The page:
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HUD Accuses Oklahoma Housing Provider of Racial Discrimination

The U.S. Department of Housing & Urban Development (HUD) has issued a Letter of Findings in the investigation of Cushing Housing, Inc., and property manager Oklahoma Property Management, Inc. (OPMI), both recipients of HUD funds. HUD found the respondents discriminated against tenants of Cimarron Towers—a multi-unit development located in Cushing, Oklahoma for residents who are elderly or have a disability—by failing to adequately respond to known serious racial harassment and retaliated by moving to terminate their tenancy.

Title VI of the Civil Rights Act of 1964 prohibits discrimination on the basis of race by recipients of federal financial assistance. Cushing Housing and OPMI are required to comply with Title VI because they are a recipient and subrecipient, respectively, of Federal financial assistance from HUD.

“Bigotry and racial discrimination have no place in housing. It is inexcusable for a HUD-funded housing provider to discriminate and retaliate against its tenants while denying them the ability to peacefully enjoy their housing” said Demetria L. McCain, HUD’s Principal Deputy Secretary for Fair Housing and Equal Opportunity. “This Letter of Findings of Noncompliance demonstrates HUD’s unwavering commitment to ensuring that entities receiving HUD funding comply with their civil rights obligations and that all individuals have the opportunity to live in HUD-assisted housing, free from discrimination.”

The case originally came to HUD’s attention when the complainants, a mother, and her daughter, filed a complaint with HUD alleging that they had been discriminated against by Cushing Housing and OPMI due to the race of the daughter’s boyfriend.

When the daughter, who is white, was seen dating a man who is Black, the complainants became the target of severe and pervasive racial harassment from other tenants on the property. The complainants were repeatedly called racial slurs by other tenants and were threatened with racially motivated violence. HUD’s investigation found that complainants repeatedly notified Cushing Housing and OPMI of the racial harassment, but the recipients failed to adequately address the harassment.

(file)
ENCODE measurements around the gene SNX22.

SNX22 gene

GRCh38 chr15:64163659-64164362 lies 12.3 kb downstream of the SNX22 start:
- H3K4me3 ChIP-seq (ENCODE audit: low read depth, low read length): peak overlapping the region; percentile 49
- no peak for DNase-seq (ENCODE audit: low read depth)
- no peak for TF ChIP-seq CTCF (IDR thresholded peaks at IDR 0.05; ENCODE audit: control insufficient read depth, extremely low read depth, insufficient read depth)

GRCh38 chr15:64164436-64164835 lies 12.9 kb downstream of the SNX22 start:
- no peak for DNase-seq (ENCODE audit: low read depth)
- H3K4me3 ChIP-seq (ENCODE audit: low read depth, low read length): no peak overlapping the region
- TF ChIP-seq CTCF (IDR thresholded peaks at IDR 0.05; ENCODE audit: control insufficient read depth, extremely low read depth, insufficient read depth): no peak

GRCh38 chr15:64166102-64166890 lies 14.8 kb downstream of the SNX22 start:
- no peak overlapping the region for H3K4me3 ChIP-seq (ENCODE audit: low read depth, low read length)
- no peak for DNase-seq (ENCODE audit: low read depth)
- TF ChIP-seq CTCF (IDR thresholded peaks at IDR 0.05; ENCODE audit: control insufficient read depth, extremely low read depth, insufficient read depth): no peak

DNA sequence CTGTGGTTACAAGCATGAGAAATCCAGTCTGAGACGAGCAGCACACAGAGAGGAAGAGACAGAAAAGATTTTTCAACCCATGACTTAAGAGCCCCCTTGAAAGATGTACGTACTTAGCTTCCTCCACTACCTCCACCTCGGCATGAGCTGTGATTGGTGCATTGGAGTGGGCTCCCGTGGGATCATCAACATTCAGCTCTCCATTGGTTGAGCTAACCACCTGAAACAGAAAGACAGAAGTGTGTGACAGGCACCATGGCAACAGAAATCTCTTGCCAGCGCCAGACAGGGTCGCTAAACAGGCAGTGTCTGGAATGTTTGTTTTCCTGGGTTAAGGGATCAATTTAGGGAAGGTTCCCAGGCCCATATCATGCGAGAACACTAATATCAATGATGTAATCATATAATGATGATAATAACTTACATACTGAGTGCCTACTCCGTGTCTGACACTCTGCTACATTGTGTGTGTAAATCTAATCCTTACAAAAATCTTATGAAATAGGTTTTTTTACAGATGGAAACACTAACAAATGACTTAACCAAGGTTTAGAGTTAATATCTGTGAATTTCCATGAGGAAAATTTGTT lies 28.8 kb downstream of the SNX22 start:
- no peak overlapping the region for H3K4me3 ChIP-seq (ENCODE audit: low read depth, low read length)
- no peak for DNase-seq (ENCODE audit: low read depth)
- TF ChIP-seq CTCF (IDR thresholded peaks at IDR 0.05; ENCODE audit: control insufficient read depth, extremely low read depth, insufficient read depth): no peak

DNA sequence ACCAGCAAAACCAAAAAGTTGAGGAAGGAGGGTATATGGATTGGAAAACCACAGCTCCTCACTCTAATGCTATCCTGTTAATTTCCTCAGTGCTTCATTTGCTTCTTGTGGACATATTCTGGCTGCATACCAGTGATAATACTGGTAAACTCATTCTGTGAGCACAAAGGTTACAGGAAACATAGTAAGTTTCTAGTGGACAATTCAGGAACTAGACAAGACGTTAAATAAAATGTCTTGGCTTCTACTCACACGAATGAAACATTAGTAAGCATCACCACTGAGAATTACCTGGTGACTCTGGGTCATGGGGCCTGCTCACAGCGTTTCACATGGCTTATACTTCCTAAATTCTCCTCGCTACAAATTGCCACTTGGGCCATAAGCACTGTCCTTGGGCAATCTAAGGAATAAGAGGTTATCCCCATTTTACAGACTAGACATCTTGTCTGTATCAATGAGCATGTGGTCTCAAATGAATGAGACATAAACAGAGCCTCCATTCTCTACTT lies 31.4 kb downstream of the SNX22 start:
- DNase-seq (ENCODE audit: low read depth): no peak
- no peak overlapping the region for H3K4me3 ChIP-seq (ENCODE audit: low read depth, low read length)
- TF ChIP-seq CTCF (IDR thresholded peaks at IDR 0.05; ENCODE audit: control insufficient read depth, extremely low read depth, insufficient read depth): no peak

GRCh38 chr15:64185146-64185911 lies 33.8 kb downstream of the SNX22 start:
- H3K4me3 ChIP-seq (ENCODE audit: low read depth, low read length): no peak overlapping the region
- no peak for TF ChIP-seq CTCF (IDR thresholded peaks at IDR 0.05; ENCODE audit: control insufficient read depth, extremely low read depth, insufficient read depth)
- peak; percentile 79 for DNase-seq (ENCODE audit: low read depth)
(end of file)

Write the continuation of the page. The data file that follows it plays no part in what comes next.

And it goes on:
When Cushing Housing and OPMI responded, it was in the form of a notice to vacate to both the complainant mother as well as the harassers. HUD’s investigation thus revealed that the complainant mother was also unlawfully retaliated against for her efforts to have the harassment addressed.

Cimarron Towers had been funded under two HUD programs: the Section 202 program and the Section 8 project-based rental assistance program. At the time of the discriminatory actions, self-reported demographic data indicates the property was approximately 88.8% white, 4.4% Black, and 6.6% American-Indian/Alaskan Native.

HUD will attempt to seek remedial relief for the complainants and public interest relief through changes to policies and procedures through a Voluntary Compliance Agreement/Conciliation Agreement in an effort to make the complainant whole and eliminate discriminatory practices.

About Author: Eric C. Peck

Eric C. Peck has 20-plus years’ experience covering the mortgage industry, he most recently served as Editor-in-Chief for The Mortgage Press and National Mortgage Professional Magazine. Peck graduated from the New York Institute of Technology where he received his B.A. in Communication Arts/Media. After graduating, he began his professional career with Videography Magazine before landing in the mortgage space. Peck has edited three published books and has served as Copy Editor for Entrepreneur.com.
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